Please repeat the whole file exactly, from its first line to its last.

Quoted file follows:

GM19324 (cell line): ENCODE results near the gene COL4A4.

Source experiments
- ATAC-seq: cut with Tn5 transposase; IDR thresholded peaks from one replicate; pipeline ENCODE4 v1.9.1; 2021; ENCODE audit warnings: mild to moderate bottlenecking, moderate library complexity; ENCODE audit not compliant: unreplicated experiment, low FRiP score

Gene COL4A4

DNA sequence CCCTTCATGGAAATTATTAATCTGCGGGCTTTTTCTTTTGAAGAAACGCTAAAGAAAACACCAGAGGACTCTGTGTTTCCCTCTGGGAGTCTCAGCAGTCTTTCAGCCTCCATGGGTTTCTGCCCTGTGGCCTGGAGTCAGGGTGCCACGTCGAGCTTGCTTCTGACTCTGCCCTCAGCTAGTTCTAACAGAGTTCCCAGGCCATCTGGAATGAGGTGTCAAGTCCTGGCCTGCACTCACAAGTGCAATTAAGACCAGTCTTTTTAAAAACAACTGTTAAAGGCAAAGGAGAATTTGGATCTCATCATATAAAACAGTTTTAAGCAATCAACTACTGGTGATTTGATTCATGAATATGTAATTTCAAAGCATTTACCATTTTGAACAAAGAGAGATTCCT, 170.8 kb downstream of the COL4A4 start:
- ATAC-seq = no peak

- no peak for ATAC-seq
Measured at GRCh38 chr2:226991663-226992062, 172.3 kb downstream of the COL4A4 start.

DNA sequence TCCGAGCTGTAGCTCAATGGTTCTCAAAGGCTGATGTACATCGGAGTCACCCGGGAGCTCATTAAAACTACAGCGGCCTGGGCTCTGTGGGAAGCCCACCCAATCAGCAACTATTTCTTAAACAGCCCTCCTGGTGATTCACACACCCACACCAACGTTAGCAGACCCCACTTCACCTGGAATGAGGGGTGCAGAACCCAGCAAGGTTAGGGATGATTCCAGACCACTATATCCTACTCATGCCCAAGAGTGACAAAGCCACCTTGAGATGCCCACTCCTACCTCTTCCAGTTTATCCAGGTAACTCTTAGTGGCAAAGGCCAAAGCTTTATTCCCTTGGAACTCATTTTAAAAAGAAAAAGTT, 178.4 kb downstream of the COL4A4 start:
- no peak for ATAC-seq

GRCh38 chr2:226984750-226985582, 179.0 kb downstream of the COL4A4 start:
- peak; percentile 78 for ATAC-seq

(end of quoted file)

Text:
GM19324 (cell line): ENCODE results near the gene COL4A4.

Source experiments
- ATAC-seq: cut with Tn5 transposase; IDR thresholded peaks from one replicate; pipeline ENCODE4 v1.9.1; 2021; ENCODE audit warnings: mild to moderate bottlenecking, moderate library complexity; ENCODE audit not compliant: unreplicated experiment, low FRiP score

Gene COL4A4

DNA sequence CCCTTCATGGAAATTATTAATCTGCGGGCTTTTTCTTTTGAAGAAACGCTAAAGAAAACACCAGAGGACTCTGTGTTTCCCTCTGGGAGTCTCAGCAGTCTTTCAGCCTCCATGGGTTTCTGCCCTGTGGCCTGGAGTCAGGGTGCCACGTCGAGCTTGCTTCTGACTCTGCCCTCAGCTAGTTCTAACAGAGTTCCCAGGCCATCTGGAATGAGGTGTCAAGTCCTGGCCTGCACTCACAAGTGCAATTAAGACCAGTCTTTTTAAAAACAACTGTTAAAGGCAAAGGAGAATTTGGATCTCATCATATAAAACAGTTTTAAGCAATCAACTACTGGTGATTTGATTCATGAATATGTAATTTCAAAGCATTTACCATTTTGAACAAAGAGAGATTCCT, 170.8 kb downstream of the COL4A4 start:
- ATAC-seq = no peak

- no peak for ATAC-seq
Measured at GRCh38 chr2:226991663-226992062, 172.3 kb downstream of the COL4A4 start.

DNA sequence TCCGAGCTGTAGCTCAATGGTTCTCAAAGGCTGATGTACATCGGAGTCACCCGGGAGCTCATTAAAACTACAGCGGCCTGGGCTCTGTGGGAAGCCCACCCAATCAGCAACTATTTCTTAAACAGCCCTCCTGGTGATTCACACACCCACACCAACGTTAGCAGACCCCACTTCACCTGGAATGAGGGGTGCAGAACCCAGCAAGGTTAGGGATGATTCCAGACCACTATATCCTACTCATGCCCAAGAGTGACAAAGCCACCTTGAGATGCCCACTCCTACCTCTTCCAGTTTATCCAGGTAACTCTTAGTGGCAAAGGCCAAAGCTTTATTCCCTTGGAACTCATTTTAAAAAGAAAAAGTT, 178.4 kb downstream of the COL4A4 start:
- no peak for ATAC-seq

GRCh38 chr2:226984750-226985582, 179.0 kb downstream of the COL4A4 start:
- peak; percentile 78 for ATAC-seq